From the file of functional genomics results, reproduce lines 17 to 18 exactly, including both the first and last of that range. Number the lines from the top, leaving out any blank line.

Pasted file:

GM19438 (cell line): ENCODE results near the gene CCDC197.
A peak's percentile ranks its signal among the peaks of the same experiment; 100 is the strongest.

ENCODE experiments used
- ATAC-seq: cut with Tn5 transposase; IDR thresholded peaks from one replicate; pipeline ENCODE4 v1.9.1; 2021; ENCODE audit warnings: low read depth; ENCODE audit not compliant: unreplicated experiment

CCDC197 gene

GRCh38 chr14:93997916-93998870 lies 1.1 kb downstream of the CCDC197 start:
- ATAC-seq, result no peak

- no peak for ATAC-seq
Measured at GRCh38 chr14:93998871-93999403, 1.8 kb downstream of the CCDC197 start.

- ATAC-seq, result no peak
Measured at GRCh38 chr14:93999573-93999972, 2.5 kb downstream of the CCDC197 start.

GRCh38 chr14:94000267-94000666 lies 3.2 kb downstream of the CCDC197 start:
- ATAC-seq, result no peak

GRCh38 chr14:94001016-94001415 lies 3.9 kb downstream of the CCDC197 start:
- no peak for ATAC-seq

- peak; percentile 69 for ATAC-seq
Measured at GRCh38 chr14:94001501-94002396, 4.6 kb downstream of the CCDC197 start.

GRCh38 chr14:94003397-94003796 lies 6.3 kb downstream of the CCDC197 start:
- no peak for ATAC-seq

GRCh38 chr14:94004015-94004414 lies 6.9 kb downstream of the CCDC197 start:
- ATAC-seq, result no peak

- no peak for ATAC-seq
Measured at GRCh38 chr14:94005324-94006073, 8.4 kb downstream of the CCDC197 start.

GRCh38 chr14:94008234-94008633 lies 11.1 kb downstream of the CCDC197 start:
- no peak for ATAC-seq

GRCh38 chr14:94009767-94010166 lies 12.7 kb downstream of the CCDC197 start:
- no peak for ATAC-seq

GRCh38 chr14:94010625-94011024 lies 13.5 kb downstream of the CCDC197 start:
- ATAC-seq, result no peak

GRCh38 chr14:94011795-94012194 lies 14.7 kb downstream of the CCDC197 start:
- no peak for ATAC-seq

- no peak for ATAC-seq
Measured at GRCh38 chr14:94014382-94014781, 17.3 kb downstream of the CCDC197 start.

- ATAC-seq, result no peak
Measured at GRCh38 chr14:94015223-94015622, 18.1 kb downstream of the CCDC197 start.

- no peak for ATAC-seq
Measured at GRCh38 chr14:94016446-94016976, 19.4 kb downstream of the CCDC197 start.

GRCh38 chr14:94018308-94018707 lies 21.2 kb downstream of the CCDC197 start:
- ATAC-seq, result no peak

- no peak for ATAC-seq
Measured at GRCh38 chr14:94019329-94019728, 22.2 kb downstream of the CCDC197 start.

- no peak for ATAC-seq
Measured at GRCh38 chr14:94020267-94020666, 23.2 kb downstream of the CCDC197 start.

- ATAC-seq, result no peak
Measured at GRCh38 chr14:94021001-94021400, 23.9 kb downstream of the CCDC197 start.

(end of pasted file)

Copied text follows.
Measured at GRCh38 chr14:94001501-94002396, 4.6 kb downstream of the CCDC197 start.

GRCh38 chr14:94003397-94003796 lies 6.3 kb downstream of the CCDC197 start: